Dodge Ridge started with one lodge, one chair lift, one rope tow and fewer than 50 seasonal employees.
The original plan for the resort was drawn up on the back of a matchbook by Earl Purdy, Dodge's founder, and he acted on that vision.
"All along, while driving from ski resort to ski resort, he had in his mind what Dodge was going to look like," said Ralph Purdy, Earl's youngest son, in the book "Mountain Dreamers."
"And when the final project was completed," Ralph continued, "it looked exactly like the layout on the matchbook."
This winter season, Dodge Ridge celebrates its 60th anniversary at a property Earl Purdy would barely recognize. It has grown from its modest beginning into one of the Sierra's most respected ski/snowboard venues an eight-chair, 400-employee business that has kept up with the times.
"I learned how to ski on Dodge's rope tow," said Bob Roberts, the executive director of the San Francisco-based California Ski Industry Association. "Dodge is a throwback. You can't help but like the place and what is has meant to our business."
That Dodge's anniversary coincides with its opening three weeks ahead of schedule is only proper and fitting. We like to call it "the closest skiing to home" at that special hideaway near Pinecrest off Highway 108.
Enjoying the good times, however, means overcoming tough times, and Dodge has persevered through the latter. Thousands of winter recreation enthusiasts over the years owe a thank-you to a property that somehow found answers to thorny questions.
If you can't make snow due to insufficient water supply or not-cold-enough temperatures, what do you do? Dodge invested $3.5 million and expanded east in 1998 into Boulder Creek Canyon, where the resort's only quad chair tripled Dodge's ski acreage and offered a conduit to more intermediate and advanced terrain.
What's your next move when Dodge's first headquarters, the historic Mother Lode Lodge, burns to the ground in January of 2005? Two years later, Dodge built the Family Lodge, a 16,000-square-foot tribute to modern amenities. The 22-foot high stone fireplace on the second floor features a mantel made of the same Tuolumne County timber that spiced the old lodge.
What was Dodge's response to about 20 years without meaningful expansion? It thrust itself into the modern era in 1986 by erecting Chair 7 (Prospector), the eventual bridge to Boulder Creek.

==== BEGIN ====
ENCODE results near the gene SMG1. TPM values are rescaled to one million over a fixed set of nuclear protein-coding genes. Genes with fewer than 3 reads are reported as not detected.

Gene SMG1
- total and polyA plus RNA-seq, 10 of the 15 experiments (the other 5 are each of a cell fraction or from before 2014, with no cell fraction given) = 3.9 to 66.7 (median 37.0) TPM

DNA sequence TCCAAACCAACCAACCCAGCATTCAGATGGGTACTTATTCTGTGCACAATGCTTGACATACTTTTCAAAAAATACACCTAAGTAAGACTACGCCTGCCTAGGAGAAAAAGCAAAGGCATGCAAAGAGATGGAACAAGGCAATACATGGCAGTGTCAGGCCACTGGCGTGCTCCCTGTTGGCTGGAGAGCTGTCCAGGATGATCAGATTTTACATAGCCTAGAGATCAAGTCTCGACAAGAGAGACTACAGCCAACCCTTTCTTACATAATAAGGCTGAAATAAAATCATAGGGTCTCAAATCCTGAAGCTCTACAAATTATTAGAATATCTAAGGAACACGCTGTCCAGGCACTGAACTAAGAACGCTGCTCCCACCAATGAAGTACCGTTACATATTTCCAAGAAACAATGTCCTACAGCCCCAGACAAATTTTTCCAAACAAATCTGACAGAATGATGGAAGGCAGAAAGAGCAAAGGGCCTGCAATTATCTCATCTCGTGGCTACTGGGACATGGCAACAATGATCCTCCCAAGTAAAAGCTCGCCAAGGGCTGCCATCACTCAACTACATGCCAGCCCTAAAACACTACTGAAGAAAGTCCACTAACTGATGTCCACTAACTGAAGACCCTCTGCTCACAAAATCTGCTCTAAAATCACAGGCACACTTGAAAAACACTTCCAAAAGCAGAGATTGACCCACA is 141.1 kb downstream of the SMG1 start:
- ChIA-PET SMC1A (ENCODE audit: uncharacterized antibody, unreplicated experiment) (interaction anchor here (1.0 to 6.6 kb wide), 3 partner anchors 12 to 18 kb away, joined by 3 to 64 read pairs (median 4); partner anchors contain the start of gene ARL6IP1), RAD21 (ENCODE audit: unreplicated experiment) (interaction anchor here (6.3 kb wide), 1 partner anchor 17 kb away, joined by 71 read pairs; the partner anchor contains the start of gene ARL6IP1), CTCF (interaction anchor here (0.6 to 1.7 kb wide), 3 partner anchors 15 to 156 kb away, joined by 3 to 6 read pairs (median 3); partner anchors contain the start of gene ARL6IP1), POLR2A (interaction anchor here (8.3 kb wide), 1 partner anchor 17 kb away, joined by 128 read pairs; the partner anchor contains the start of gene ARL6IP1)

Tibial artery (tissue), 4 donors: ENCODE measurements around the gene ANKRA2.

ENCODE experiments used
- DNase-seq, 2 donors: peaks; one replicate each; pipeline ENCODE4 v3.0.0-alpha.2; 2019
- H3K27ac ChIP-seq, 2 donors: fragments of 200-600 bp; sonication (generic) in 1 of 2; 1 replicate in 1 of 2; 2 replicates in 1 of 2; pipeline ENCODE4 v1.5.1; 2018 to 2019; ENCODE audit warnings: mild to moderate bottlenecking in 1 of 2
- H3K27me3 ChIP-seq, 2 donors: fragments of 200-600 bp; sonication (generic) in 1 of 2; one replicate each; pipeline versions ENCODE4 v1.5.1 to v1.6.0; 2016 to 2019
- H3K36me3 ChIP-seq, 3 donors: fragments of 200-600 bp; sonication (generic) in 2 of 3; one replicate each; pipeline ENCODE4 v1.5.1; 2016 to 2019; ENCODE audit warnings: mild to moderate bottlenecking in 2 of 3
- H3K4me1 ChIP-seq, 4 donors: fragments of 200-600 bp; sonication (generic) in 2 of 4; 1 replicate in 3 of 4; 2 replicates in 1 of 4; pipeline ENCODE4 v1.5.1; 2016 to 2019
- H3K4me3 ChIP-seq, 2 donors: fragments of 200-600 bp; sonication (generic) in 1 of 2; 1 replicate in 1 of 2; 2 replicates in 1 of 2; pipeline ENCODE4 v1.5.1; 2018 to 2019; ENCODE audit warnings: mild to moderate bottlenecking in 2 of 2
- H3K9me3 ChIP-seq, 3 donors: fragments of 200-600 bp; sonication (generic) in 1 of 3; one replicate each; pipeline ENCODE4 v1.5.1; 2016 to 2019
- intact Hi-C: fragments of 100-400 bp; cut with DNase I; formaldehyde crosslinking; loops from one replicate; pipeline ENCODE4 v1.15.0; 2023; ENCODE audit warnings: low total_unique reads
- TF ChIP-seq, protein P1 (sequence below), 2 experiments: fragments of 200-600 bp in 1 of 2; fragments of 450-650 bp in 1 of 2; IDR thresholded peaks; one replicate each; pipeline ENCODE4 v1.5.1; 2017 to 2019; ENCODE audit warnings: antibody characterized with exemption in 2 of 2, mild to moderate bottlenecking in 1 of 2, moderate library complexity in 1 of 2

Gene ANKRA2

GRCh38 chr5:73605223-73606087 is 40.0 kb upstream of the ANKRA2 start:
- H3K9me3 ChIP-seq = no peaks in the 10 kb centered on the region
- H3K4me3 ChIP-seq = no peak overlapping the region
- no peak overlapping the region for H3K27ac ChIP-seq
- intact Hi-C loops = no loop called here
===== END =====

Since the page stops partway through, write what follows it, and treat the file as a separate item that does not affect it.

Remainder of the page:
All three projects were guided by the Helm family, which purchased Dodge from Purdy in 1976. Frank Helm Jr., 70, the son of a well-known Modesto car dealer and a lifelong outdoorsman, has stewarded Dodge with a kind but aggressive hand.
"When I made my commitment to Dodge Ridge in 1976, I had a strong desire and personal commitment to grow Dodge Ridge," Helm said. "Now after years of hard work and dedication, Sally (his wife) and I are thankful to all of our friends, employees and guests who have helped and supported us along the way."
As corporations continue to gobble up ski resorts, the Helms retain one of the few family-run properties left in the Sierra. To hear them talk about it, Dodge is more than just a business. It is their life.
"Frank had the vision to sustain it over time. Everything we do now starts with, 'How will this improve the experience for our guests?'" Sally Helm said. "It becomes who you are and what your life is about. It's who we are. We were founded by families for families."
The Helms share a bond with Purdy that goes far beyond their respective stints as owners. Both possessed a passion for the mountains, both believed in Dodge as a family-oriented center and both were willing to absorb the pluses and minuses inherent in a business which depends almost solely on Mother Nature.
"They're a successful little operation. When the lodge burned down, they took care of it," Roberts said. "The Helms are class acts. If you want someone to step up and do the right thing, that's Frank and Sally."
History shows that Purdy reacted wisely to the U.S. Forest Service's soliciting bids for development of a ski area at Dodge Ridge more than six decades ago. Equally sound was Frank Helm's carrying Purdy's dream forward.
Two owners. Sixty years. The fun continues at Dodge Ridge.
Bee staff writer Ron Agostini can be reached at firstname.lastname@example.org or 578-2302.